Anne Milgram:             Yes. People do come forward and cooperate with investigations in a way that I think is important to note and you really do see that here. Mueller is able to lay out the facts and to do the analysis here because of that cooperation.

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Preet Bharara:              At the risk of redundancy, I want to go back to this sentence that you pointed out that I read a second ago and that is because I think a central question here, and I don’t mean to belabor it, but I think it’s really, really important. Essential question here is, but for the fact that Donald Trump is a present United States, would it be appropriate to charge him now? That bears on the question of what his culpability is, how the public should assess his conduct, what his exposure is when he leaves office, but also bears on the question of whether or not it would be appropriate for Congress to consider impeachment. So, all these clues about whether or not the special counsel really did think they had enough to charge an obstruction is incredibly important.

Preet Bharara:              Where they say that one of the reasons that they decided to forego an interview is because we had sufficient evidence to understand relevant events and to make certain assessments without the president’s testimony. That’s not a neutral statement. That seems to me a thumb on the scale of, yeah, we knew bad stuff was going on, because elsewhere in the document, especially in portions where they’re talking about conspiracy, they do say that because of certain actions by certain people, the holding of documents and encryption and various other reasons, we couldn’t make a really good clear assessment of the conduct and of people’s intent. They don’t say that here on the question of obstruction, which is the one thing they say they’re not going to decide. The more I think about it and then talking to you and hearing your views on it, the more I think that, but for the fact that the president is the president, he would be in serious legal jeopardy on obstruction.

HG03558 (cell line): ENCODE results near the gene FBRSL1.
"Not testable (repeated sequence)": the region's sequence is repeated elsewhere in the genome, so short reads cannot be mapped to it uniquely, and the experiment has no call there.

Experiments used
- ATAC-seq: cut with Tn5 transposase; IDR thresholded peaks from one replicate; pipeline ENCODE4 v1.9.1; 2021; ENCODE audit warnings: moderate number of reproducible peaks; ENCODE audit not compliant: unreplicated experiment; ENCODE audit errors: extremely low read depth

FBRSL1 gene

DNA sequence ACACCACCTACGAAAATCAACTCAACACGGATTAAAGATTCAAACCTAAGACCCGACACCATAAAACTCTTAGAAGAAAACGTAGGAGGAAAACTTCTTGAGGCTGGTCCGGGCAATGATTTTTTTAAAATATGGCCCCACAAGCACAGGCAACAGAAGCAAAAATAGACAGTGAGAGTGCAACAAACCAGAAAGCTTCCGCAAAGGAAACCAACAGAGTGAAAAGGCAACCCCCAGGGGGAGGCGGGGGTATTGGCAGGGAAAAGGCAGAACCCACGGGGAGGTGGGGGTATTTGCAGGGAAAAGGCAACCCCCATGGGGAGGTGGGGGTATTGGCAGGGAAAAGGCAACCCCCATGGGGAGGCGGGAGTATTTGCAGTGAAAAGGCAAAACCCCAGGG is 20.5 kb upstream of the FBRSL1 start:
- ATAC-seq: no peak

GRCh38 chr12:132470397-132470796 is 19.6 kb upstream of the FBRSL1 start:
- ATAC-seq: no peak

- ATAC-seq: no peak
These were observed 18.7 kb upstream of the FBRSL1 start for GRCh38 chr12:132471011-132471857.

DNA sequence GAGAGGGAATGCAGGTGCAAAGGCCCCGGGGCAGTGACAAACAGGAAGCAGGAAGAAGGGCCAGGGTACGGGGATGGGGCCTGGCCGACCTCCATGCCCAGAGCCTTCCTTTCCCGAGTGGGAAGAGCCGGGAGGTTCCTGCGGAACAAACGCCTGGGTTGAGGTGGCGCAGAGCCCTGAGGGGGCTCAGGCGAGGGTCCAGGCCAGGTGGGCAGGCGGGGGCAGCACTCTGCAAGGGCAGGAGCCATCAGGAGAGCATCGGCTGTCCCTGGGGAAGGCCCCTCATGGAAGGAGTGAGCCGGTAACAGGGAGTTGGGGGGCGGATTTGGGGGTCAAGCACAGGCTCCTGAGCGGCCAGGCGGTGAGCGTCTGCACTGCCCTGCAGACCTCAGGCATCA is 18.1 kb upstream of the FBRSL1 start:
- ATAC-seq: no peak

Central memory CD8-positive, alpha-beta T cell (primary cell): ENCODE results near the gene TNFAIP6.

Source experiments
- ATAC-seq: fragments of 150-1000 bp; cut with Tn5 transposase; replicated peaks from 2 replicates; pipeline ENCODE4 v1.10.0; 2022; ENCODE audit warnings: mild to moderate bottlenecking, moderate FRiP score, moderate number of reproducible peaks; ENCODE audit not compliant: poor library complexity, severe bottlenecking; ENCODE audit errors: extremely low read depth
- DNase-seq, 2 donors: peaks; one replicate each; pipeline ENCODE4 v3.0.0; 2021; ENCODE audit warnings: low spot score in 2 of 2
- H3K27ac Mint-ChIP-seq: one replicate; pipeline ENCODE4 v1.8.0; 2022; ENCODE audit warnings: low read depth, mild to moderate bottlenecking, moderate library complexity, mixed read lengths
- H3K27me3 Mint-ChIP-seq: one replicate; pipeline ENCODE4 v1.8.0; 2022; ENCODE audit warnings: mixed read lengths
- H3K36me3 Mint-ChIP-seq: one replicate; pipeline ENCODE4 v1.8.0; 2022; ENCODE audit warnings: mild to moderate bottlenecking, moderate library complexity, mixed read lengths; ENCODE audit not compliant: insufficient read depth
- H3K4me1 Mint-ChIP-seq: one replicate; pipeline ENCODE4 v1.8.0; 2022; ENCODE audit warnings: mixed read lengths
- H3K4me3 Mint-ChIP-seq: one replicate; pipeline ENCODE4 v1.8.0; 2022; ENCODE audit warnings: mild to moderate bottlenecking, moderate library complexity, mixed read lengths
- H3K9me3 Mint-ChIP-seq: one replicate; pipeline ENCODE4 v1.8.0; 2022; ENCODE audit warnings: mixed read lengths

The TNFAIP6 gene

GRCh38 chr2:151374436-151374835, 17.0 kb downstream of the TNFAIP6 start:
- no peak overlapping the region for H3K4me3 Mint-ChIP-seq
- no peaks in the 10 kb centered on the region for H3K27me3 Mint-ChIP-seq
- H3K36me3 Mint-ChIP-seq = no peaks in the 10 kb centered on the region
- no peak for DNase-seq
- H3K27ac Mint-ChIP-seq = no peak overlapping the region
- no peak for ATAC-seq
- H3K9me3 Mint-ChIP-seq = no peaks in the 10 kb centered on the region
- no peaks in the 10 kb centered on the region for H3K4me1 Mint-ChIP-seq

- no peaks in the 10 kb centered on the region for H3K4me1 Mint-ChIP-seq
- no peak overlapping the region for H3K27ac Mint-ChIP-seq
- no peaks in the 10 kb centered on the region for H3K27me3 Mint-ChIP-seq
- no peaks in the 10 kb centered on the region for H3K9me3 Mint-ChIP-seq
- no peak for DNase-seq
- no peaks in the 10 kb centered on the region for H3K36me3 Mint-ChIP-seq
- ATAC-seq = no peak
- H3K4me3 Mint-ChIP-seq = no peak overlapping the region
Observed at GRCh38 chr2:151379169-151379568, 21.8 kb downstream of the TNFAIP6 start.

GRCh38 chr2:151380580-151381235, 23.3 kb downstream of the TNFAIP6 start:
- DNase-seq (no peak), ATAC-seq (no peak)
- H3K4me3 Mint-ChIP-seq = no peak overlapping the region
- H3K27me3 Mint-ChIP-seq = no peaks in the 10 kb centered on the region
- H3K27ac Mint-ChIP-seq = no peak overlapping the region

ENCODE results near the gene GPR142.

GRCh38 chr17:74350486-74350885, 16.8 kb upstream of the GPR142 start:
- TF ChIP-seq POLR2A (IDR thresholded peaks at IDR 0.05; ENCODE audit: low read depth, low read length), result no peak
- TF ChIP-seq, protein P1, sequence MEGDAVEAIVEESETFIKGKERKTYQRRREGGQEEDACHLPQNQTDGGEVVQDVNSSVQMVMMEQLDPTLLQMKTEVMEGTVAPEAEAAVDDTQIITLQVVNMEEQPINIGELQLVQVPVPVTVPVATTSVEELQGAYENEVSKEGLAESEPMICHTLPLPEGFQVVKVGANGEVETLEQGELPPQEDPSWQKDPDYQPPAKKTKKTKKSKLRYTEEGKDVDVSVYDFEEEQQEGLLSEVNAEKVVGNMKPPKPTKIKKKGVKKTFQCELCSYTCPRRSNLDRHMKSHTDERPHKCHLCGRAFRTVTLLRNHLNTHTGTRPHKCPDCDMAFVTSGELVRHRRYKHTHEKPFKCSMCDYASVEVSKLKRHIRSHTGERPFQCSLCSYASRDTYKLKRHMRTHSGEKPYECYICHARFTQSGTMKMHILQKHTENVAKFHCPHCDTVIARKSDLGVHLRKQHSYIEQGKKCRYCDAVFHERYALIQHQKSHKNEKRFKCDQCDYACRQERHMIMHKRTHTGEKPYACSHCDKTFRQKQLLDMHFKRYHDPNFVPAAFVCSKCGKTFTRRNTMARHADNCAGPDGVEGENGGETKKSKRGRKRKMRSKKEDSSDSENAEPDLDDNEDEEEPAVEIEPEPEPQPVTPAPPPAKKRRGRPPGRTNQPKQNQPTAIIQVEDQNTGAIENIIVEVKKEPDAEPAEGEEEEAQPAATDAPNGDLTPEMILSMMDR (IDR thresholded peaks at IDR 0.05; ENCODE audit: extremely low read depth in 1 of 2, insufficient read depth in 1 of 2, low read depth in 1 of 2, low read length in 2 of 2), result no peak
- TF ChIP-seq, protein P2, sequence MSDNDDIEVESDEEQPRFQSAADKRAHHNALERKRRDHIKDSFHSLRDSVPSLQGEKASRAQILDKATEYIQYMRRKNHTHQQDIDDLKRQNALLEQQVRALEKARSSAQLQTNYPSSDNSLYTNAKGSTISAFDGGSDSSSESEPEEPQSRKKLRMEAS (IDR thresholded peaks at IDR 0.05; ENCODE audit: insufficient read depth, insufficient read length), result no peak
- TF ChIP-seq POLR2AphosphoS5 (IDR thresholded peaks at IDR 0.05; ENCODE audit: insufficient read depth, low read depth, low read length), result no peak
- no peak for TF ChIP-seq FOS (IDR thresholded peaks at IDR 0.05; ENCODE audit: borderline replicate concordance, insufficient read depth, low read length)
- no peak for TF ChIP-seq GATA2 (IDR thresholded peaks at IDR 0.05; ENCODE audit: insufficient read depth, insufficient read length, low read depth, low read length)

Anne Milgram:             Yeah, I agree with that. Did you know, and this is one of the sort of questions I had as I was reading the report for you about Mueller’s … this conversation whether you need an underlying crime to commit the crime of obstruction. The report says pretty clearly, “The injury to the integrity of the justice system is the same regardless of whether a person committed an underlying wrong.” But it does go on to look at this question of at the time of the initial investigation into Russian interference with the American election, the report does go out of its way to state that that moment in time the president did not believe, he had been told by Jim Comey, he was not a subject or a target of the investigation, that it wasn’t about him.

Anne Milgram:             That that of course is not a bar to being prosecuted for obstruction of justice. You can obstruct an investigation whether or not you’re a target of that investigation. But did you find that language compelling or what was your reaction to it?